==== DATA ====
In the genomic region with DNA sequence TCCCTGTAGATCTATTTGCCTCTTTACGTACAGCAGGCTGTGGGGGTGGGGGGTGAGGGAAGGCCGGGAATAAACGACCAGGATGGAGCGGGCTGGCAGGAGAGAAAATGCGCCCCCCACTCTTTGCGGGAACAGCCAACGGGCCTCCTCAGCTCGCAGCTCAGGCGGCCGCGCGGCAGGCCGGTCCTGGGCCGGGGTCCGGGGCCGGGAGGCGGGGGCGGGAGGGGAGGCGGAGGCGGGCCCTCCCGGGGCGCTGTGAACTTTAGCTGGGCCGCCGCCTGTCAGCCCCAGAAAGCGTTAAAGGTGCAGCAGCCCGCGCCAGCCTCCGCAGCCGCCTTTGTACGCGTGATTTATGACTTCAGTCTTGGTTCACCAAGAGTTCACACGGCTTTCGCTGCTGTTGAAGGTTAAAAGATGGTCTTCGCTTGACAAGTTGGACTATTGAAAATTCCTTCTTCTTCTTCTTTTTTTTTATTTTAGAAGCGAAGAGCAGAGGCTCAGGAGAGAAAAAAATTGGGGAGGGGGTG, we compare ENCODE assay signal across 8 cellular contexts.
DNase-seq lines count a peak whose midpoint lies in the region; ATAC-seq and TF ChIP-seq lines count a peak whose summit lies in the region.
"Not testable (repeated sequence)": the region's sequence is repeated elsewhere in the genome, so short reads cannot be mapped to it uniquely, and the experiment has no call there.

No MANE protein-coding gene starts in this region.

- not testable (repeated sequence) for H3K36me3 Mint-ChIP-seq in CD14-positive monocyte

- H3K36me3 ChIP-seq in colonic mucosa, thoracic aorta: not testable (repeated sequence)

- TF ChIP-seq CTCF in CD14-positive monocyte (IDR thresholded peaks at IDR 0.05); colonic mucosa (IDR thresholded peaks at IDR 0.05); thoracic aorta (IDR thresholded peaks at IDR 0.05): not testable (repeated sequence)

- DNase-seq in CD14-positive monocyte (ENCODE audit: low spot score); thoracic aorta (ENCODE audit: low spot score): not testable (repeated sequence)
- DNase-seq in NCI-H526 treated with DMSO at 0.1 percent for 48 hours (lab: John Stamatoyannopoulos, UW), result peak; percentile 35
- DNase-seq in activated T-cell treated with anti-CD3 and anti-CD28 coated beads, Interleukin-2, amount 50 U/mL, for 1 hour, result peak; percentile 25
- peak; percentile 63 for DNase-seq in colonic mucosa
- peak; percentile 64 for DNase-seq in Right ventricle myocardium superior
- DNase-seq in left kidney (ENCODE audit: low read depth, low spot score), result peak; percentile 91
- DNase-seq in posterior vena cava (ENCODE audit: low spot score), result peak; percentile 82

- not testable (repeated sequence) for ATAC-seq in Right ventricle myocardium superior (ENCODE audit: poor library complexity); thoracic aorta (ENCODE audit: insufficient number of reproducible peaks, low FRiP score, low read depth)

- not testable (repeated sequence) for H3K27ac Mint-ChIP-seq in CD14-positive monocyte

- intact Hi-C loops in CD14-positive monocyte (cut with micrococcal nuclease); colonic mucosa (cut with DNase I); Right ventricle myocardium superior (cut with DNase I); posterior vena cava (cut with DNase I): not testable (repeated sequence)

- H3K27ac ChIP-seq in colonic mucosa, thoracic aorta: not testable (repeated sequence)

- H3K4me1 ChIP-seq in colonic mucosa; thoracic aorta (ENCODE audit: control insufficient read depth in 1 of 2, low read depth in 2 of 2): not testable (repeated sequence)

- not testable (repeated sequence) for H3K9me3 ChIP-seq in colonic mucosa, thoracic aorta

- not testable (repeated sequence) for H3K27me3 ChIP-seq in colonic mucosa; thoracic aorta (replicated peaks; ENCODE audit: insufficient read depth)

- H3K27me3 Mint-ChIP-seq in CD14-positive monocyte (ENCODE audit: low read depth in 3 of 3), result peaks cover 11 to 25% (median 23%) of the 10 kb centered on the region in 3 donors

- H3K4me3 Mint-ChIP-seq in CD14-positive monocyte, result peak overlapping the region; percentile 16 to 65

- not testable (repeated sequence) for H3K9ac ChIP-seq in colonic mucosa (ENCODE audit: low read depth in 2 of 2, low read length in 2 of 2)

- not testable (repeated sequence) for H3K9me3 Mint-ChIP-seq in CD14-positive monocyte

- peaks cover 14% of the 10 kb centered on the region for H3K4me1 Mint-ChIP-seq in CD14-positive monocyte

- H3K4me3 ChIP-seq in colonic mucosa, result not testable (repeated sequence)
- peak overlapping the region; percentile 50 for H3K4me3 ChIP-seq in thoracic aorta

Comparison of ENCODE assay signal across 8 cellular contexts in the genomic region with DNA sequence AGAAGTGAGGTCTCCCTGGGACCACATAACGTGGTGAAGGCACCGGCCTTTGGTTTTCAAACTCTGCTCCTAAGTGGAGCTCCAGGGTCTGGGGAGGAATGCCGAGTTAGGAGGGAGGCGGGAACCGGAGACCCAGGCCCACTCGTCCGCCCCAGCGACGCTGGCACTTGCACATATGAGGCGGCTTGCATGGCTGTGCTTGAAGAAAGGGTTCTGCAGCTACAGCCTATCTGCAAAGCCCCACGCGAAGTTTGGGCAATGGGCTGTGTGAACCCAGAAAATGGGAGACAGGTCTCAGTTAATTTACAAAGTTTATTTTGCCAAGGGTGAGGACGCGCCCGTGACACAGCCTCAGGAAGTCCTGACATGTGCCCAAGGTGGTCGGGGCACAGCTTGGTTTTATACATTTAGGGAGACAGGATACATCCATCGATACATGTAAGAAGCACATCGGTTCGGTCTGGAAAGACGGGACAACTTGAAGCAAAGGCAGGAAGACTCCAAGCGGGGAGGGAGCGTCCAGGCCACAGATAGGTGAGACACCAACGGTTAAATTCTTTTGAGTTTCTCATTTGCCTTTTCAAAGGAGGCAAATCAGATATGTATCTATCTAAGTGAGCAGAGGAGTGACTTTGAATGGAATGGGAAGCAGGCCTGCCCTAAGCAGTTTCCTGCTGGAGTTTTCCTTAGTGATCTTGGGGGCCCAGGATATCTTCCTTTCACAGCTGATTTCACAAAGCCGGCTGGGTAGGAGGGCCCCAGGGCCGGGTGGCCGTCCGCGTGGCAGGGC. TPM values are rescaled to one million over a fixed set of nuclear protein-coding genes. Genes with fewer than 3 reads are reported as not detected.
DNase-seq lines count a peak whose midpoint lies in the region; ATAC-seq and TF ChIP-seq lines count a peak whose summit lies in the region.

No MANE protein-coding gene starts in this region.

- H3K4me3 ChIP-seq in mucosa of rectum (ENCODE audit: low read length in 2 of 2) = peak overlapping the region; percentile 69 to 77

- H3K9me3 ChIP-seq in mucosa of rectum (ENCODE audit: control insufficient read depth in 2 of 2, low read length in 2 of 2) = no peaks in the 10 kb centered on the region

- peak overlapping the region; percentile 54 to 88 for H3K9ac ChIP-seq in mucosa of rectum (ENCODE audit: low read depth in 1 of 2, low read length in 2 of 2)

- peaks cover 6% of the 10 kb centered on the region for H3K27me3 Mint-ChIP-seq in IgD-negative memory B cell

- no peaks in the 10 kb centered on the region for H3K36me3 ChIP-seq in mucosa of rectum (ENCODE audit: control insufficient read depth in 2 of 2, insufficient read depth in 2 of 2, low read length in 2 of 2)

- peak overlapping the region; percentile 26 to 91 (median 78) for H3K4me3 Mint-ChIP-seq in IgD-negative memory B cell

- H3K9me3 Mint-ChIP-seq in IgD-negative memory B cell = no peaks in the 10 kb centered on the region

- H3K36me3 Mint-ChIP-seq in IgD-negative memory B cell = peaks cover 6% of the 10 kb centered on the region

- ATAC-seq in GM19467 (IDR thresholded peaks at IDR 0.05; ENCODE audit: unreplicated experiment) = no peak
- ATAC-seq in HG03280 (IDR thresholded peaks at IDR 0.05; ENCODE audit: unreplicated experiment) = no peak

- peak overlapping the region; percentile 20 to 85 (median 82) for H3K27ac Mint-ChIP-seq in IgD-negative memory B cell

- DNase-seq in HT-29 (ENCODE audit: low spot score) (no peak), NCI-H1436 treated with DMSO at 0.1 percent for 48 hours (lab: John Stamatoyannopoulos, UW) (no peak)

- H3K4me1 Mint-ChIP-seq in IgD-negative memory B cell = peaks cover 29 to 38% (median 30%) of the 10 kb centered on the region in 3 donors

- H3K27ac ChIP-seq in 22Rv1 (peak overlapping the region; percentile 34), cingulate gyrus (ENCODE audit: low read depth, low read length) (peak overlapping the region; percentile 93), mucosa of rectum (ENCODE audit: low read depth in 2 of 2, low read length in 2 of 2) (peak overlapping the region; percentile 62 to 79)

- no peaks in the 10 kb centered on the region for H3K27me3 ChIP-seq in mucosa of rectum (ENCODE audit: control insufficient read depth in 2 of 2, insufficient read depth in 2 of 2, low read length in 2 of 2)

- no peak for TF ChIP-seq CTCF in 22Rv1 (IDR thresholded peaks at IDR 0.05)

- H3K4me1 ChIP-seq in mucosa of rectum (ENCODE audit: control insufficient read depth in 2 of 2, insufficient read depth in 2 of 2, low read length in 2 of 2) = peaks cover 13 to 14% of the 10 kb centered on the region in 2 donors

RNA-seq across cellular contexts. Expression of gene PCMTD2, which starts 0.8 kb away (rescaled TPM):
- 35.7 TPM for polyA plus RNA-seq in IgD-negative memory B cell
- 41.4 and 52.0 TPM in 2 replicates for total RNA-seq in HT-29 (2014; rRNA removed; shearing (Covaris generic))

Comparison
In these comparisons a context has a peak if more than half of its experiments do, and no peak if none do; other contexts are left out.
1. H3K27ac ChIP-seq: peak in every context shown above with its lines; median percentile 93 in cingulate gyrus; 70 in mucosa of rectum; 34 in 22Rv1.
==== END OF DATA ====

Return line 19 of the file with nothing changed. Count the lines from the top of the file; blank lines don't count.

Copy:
- H3K4me1 ChIP-seq in colonic mucosa; thoracic aorta (ENCODE audit: control insufficient read depth in 1 of 2, low read depth in 2 of 2): not testable (repeated sequence)